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REVIEW: Deadpool [2016]

“Maximum effort” The fact Deadpool is in theaters should have fans and detractors of the superhero “genre” excited because it signals a burst of creativity within an otherwise stagnant artistic avenue. But don’t think it won’t still be a superhero movie. A lot of talk in the critical sphere revolves around how Tim Miller and Ryan Reynolds’ passion project “looks to subvert convention” yet “ends up just another comic book origin story.” Guess what? Deadpool is a comic book character. Just because he’s self-aware enough to mock his world’s tropes…

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REVIEW: Hell and Back [2015]

“If you’re a priest or a nun, that’s funny. You wasted your life.” You may have noticed posters for the R-rated, stop-motion animated comedy Hell and Back throughout the summer and fall seasons in anticipation of its October release only to find it didn’t come to a theater near you. It was released and took in about $150,000 on the few screens it graced to the chagrin of a ton of hopeful Nick Swardson fans complaining on the movie’s Facebook page about their inability to watch. So January 5th brings…

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REVIEW: The Gallows [2015]

“He’s going to choke like Charlie” Something doesn’t add up. It does if coincidence is the name of the game (and it is), but that doesn’t make it plausible to accept any revelations Travis Cluff and Chris Lofing deliver in Act III of The Gallows. It’s not ruining anything to say a main character is the kid of a classmate of deceased teen Charlie who died during a high school play in 1993. The filmmakers meticulously ensure we know there are twenty years between that performance and the current one,…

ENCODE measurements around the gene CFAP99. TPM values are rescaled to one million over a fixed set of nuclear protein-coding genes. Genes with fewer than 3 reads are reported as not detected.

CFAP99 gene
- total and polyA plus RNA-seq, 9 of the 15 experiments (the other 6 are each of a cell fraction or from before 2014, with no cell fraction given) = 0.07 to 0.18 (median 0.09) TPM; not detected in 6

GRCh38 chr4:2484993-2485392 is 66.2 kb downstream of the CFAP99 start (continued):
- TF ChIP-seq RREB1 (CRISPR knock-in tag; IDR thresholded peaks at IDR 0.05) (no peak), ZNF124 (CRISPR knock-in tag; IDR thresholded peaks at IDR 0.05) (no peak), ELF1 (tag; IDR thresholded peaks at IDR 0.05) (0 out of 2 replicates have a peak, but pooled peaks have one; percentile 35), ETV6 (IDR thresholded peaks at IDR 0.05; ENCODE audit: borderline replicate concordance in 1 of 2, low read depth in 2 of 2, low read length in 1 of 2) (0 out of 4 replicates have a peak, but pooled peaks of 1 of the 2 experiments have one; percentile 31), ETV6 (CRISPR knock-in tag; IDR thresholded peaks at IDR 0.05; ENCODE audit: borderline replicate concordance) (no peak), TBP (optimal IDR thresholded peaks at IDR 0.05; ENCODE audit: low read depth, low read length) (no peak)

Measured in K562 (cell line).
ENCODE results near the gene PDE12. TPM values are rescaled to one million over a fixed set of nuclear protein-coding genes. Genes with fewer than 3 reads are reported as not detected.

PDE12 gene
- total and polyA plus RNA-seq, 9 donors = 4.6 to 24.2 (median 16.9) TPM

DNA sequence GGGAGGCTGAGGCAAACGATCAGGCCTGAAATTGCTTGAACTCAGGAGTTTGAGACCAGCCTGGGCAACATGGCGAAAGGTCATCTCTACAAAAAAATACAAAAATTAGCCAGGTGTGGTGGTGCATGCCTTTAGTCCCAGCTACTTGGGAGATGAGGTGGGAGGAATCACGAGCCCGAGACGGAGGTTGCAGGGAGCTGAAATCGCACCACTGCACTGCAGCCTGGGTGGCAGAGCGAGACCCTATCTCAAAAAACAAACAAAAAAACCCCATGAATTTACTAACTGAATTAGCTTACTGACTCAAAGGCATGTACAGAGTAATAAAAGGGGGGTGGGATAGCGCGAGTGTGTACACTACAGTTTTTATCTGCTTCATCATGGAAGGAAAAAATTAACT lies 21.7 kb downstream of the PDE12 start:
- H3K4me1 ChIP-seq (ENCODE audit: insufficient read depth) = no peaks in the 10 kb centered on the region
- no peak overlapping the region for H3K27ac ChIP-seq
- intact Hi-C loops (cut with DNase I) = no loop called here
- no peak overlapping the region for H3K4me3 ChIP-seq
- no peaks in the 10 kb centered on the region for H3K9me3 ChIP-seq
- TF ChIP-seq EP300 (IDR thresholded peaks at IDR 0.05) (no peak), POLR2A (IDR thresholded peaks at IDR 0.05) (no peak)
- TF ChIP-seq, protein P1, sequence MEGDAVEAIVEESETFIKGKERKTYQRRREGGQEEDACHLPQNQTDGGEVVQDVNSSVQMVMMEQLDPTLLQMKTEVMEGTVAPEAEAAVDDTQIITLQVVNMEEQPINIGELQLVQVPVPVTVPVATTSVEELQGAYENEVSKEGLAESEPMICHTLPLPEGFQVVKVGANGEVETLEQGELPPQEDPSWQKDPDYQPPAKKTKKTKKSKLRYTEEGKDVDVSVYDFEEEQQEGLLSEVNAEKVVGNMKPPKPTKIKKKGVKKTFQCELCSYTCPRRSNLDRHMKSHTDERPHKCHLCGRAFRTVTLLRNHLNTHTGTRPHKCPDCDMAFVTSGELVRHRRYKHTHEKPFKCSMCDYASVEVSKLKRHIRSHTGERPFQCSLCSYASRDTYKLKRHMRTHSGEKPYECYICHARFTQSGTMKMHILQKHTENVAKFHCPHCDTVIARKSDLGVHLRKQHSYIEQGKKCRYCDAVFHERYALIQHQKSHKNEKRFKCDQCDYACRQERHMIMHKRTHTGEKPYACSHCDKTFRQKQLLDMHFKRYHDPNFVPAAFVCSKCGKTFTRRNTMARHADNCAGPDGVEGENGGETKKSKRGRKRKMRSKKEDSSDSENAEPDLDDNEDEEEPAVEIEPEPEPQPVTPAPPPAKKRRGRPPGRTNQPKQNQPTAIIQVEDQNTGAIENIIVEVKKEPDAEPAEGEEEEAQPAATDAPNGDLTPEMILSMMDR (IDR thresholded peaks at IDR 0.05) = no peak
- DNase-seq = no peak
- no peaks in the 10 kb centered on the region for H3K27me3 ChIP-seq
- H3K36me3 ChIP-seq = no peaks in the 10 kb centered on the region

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REVIEW: Big Hero 6 [2014]

“One a scale of 1 to 10: how would you rate your pain?” Many parents aren’t going to allow their young children to watch Marvel Cinematic Universe films—they skew older with dark underlying themes and comic book violence that leaves beloved characters dead. So while Disney’s purchase of Marvel gave them boundless raw material to use in order to capture the attention of teens and everyone older, the question remained whether Mickey and friends could find something in the extensive catalog that would be suitable for their target audience. On…